The Art of Giving
It’s the season of giving and receiving. We’ve all lived long enough to know that some of us are better at giving and receiving than others. And you’ve all been reading this blog long enough to know you’re a captive audience of what’s basically a collection of my opinions. Buckle in.
Most of us were taught at a young age to be graceful receivers – we unwrap a gift, exclaim with glee (real or fake, it doesn’t matter), and thank Aunt Melba profusely. She did, after all, put a lot of effort into choosing that gift for you, wrapping it, and remembering to bring it today.
But…did she? Did she put a lot of effort into that gift? Or at some point did gift giving – especially for extended family we see during the holidays once a year – become an obligation and a chore? Think about it. How many givers do you know who stop at the drug store to buy a gift on their way a party then stuff that gift into a gift bag with tissue paper? That’s obligation, friends. That’s not thought and effort. And that’s not what gift-giving is meant to be, don’t you think? (I’m by no means bashing those drug store shoppers. Time crunches happen. People have trouble remembering each and every important date. I get it. I’ve been that person. I’m looking at you, serial offenders.)
Even for close family, how often are you buying for someone who’s impossible to buy for because they don’t need anything else? How often are you receiving something you don’t need and is just adding to your clutter? I’ve written before about all our stuff and how freeing ourselves from it can be life-changing. There are, after all, an average of 300,000 things in our homes already. As parents, we say every year at holidays and birthdays, “Our kids don’t need any more stuff.” Yet more stuff comes. Even the most steadfast of the clutter clearers struggle to stay on top of all that stuff.
Speaking of holidays, did you know the average American spends nearly $1,000 on Christmas? Gifts, decorations, all the trimmings…$1,000. That’s just the average. How many of those gifts are bought by clicking on wish lists or to make the kids’ gifts fair? How many of those gifts are genuinely thought-out, bought with the person in mind and with intention? I’m not suggesting we make our holidays more complicated; I’m suggesting we make them more intentional. Do you remember what you gave your family last year? No? What does that say to you? Does that say you gave them meaningful, intentional gifts, or does that say you gave them gifts just to give them gifts?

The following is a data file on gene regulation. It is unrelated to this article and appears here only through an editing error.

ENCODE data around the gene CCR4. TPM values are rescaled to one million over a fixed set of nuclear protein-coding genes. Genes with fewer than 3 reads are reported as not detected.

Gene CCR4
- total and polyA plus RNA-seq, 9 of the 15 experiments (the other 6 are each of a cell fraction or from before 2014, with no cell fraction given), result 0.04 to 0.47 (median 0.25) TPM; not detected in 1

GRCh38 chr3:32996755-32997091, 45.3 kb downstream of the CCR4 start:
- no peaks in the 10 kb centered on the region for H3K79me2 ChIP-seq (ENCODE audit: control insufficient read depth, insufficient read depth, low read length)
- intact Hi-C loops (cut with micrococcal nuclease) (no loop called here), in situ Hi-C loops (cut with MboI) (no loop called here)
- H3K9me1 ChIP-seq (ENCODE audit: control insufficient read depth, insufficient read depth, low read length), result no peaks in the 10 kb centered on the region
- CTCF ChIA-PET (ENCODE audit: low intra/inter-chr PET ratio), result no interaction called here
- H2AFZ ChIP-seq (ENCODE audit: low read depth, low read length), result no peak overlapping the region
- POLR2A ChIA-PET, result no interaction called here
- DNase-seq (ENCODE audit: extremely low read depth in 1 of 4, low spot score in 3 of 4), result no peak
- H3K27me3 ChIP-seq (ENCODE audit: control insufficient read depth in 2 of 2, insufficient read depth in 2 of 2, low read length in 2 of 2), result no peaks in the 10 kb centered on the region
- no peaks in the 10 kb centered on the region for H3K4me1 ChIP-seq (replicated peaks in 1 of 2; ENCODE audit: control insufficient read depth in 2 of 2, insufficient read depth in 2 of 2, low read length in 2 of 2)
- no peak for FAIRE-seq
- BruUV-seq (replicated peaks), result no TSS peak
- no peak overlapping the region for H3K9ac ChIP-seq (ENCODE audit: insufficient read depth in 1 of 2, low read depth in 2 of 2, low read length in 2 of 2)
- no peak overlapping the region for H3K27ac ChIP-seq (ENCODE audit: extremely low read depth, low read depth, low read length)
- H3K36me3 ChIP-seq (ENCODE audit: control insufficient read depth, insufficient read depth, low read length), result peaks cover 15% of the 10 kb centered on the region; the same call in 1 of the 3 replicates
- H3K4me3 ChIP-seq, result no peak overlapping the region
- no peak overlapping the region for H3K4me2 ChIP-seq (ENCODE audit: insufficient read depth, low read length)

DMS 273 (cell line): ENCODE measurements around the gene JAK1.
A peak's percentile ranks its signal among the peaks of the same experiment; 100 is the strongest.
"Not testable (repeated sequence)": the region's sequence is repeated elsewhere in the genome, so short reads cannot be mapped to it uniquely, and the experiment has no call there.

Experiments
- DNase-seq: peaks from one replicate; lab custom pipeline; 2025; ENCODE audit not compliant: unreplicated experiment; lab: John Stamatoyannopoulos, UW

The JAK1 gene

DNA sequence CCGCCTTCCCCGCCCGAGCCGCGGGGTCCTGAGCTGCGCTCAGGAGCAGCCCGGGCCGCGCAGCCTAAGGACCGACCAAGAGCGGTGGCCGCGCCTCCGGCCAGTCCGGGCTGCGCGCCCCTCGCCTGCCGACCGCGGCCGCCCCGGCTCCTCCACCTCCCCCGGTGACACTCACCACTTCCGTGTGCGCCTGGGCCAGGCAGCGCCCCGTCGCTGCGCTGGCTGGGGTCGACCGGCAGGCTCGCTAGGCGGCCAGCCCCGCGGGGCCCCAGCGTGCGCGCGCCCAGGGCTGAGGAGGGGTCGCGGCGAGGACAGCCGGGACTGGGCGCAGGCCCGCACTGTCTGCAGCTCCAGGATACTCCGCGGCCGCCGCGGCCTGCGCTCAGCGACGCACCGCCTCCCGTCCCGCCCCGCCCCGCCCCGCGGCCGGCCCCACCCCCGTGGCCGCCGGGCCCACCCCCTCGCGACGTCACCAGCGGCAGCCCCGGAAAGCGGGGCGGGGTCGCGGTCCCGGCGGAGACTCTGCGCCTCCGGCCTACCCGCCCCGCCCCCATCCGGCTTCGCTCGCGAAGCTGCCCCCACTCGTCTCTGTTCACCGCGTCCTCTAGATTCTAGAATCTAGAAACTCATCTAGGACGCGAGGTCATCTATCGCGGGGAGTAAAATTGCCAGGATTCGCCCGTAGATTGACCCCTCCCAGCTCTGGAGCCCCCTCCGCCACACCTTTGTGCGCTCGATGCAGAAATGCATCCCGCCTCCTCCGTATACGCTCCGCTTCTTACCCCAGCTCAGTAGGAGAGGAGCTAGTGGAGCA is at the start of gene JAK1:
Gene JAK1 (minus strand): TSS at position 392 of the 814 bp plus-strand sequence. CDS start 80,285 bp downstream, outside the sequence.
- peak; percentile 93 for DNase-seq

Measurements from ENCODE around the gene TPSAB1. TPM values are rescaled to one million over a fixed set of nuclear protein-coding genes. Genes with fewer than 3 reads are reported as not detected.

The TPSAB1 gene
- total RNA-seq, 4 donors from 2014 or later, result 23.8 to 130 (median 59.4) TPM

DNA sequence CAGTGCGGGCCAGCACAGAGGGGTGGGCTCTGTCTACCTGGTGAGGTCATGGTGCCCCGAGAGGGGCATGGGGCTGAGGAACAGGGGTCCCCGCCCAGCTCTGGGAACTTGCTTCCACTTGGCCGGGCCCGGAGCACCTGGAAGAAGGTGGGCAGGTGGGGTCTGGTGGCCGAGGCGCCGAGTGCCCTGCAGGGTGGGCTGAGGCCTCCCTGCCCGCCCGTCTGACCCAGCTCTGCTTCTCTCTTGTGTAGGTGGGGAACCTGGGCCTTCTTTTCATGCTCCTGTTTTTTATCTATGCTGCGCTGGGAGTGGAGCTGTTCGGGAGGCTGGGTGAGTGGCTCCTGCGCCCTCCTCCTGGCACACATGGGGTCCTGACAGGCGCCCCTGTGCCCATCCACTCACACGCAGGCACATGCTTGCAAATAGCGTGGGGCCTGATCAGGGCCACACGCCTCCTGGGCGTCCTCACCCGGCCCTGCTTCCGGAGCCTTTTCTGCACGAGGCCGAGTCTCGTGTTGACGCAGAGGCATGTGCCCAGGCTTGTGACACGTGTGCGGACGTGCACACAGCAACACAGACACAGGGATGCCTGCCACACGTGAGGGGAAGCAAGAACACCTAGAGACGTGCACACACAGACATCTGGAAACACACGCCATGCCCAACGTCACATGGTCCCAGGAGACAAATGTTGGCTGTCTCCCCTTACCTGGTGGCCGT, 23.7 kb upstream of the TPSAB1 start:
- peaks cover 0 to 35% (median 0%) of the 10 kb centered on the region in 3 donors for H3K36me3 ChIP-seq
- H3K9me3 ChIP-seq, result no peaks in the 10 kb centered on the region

Lastly, if you can’t afford gifts – if you’re charging gifts – don’t buy them. There is no shame in telling your family that things are tight and you can’t swing it this year. I guarantee they don’t need any more stuff, and you just can’t afford it. Put on your adult pants and let them know. There is no reason to be paying all year for stuff they don’t need. I get that you want to give. It feels good. Bake cookies or something. Give in a different way. Give yourself the gift of financial freedom. You can’t give meaningful, intentional gifts with money that isn’t yours or that you don’t have.
So there’s my holiday piece. Try to be more intentional with your giving. Always be a good receiver. And most of all, squeeze some enjoyment from your holidays. They only come once a year.